Notes on the war in Ukraine

Andrew Burgin writes: 1) We are now well into the third month of the war. In my initial piece on the war written several weeks ago I outlined the origins of the war and assessed the situation regarding sanctions and the increasing involvement of the US in the war. I also looked at some of the economic and political implications of the war. Where are we now?

2) The war is a disaster for the people of Ukraine. Many millions of Ukrainians have been displaced and millions more made refugees. Much of the infrastructure of the country has been destroyed and thousands have died. There are accounts of war crimes committed by Russian troops in Bucha which have to be investigated. It is estimated that the post-war reconstruction of Ukraine will cost hundreds of billions of dollars. The economy will decline by as much as 40% this year. Ukraine was already a poor country and the war has destroyed much of its economy.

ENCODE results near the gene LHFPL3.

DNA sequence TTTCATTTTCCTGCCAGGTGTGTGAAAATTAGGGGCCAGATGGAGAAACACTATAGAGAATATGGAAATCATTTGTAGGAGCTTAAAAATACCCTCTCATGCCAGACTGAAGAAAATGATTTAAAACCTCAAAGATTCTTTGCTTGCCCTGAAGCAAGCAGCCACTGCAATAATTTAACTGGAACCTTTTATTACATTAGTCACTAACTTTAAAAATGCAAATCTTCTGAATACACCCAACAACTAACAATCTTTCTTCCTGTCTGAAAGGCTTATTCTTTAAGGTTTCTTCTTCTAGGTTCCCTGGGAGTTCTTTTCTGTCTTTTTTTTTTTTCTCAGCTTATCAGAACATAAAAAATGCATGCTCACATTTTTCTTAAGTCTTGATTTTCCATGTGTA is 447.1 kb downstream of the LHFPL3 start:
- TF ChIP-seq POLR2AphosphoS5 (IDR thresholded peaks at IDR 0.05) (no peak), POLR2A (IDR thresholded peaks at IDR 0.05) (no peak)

3) The war shows no sign of ending and may continue for many months if not years. From the perspective of the military and political situation Ukraine has achieved considerable success. Russia has been forced to abandon its initial military strategy and relocate the bulk of its forces to the Eastern front. The Russian army is suffering heavy losses. As I write this there are reports that a whole Russian battalion has been wiped out attempting to cross a river with the loss of a 1,000 troops and much equipment. The Ukrainian army is now being supplied with the most advanced Western weaponry. The US has agreed a new $40bn budget for Ukraine, most of which will be devoted to supplying weapons. This is a massive windfall for the arms manufacturers. A huge arms race is now in progress and the beneficiaries will be Lockheed Martin, Raytheon, Boeing, Northrup Grumman and General Dynamics. These are the prime contractors for the US Department of Defence. This new money is on top of the billions of dollars of weapons already supplied which includes thousands of shoulder-fired Javelins and Stinger missiles which have been particularly effective against the Russian army. The Ukrainian army defending Kharkiv has now pushed the Russian army back to the Russian border.